10/09/2016 at 04:25 •
After morning the loss of my CNC spindle........ and a bunch of side tracks this project continues.
The control circuit for the pneumatic actuation requires a air pressure sensor and a valve driver. Both the pressure sensor and valve driver was designed as separate pcb.
The outline of the pneumatic circuit uses the following outline. A solenoid valve releases the pressure into the pneumatic circuit with the actuation of individual fingers via another solenoid valve in series. In this way any actuation powers the inlet valve and fingers valve. The intention is to enable the pressure to controlled either by a variable valve or second pressure vessel.
Pressure sensor uses a Wheatstone bridge sensor, instrumentation amplifier and gain resistor.
Coordinating the control of the pneumatic circuit used a MPX4250 to calibrate and select the gain resistor. The method used was to link the sensors and write the analogue values through 20 increment by 5 relative to the MPX4250. This also gives a linear equation for future reference.
10/07/2016 at 07:06 •
The control electronics schematic for the motor, valves and pressure sensor.
10/05/2016 at 12:42 •
The initial software and hardware for the control of the hand has been done. It basically doesn't blow the fingers up. A calibration test was done to understand the readings of the sensor to activate a comfortable amount of pressure in the actuators. Then a basic control sketch was written and tested with the intention of this to be the basis for a more complex control regime.
The function diagram represents the components with the valve in open loop and the sensor in closed loop. Using pwm to control the motor pump will enable the feedback sensor to proportionally change the output of the motor. There probably not a necessity to implement a full PID control and currently just the P will do, but the possibility is there for the future.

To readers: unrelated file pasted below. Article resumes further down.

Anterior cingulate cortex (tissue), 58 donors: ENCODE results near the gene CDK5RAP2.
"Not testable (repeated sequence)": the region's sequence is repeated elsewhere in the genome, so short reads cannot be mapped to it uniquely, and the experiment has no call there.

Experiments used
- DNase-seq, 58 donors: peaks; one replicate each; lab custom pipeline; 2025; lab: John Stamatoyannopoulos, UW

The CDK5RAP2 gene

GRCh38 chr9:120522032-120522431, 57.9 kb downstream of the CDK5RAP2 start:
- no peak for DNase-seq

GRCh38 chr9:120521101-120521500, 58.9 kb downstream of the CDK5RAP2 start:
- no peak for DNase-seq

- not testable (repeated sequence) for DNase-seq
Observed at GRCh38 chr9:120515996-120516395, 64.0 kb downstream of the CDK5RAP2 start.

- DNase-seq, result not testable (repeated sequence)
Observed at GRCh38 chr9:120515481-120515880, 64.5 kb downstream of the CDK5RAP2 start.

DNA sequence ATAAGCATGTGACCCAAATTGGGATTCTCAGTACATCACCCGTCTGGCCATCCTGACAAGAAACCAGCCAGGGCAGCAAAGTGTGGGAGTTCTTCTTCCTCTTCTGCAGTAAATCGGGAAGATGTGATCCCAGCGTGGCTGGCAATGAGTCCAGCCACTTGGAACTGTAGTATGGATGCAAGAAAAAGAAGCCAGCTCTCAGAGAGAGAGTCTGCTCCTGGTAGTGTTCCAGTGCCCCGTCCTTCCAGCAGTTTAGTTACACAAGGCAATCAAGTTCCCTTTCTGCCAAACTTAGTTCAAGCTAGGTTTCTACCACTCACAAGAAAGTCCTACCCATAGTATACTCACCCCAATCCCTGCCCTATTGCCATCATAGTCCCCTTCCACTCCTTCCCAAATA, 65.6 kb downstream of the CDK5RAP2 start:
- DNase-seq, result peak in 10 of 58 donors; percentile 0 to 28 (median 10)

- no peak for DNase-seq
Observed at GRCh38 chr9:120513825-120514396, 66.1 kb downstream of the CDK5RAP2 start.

The whole system runs off a 5 volt power supply, as shown in the video this is definitely enough and will probably need to be carefully regulated so as to not blow a finger.
10/03/2016 at 07:35 •
Just a short log with a video of the hand grasping at a suncream container. It doesn't pick the container up, with my thinking if a put the finger pads on it have instead of the ABS exoskeleton just slipping over the surface.
Playing around with what this hand can pickup and especially because it is a soft hand it should be capable of grasping different/oddly shaped objects.
10/02/2016 at 11:47 •
After the physical hand is completed it needs a proper control interface. This started a few months ago sourcing appropriate components like pump, valves, connectors and pressure sensors. These have now been bread boarded and tested on a test finger.
A background on the choices made here has largely to do with cost. A compressed CO2 setup is significantly more costly than the 6V pump and 5V values. The pressure regulation is a issue with the CO2 were as the pump's pressure is regulated via a PWM signal with a pressure sensor in feedback, however there is no reason that the hand cannot be controlled via pressurized CO2.
For those playing along at home, the table in the picture was created to configure and calibrate the inexpensive MPS20N0040D-S pressure sensor with a MPX4250AP that has a know pressure to voltage output, but is significantly more expensive. This is in spite of the additional circuitry and amplification. The issue was that the MPS20N0040D-S is essentially a voltage divider with two output that require a difference amplifier, but it was also found that this was enough without additional amplification, the difficult to see diagram at the bottom is the sensor circuit equivalent.